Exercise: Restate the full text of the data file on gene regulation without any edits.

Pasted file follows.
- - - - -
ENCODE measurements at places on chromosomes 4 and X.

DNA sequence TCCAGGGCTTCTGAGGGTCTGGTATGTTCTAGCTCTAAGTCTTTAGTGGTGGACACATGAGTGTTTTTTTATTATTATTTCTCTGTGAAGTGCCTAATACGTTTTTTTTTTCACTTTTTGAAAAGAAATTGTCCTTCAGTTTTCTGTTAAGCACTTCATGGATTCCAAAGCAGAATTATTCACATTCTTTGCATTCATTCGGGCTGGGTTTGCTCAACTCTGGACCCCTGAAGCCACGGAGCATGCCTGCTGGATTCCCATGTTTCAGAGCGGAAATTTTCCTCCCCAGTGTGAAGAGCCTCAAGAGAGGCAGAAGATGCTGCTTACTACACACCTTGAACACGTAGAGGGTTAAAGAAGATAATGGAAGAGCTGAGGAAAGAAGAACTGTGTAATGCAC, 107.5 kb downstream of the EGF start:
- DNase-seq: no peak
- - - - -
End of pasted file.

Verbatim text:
ENCODE measurements at places on chromosomes 4 and X.

DNA sequence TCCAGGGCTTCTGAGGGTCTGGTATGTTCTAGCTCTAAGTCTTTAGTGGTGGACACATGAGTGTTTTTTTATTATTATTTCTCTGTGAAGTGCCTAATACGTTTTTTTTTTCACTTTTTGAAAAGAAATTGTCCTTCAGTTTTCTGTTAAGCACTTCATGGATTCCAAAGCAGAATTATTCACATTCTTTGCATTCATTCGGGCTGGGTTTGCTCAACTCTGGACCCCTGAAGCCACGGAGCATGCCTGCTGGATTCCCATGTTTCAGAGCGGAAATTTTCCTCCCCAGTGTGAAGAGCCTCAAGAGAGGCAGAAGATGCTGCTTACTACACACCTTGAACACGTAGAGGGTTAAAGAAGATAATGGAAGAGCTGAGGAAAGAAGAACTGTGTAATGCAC, 107.5 kb downstream of the EGF start:
- DNase-seq: no peak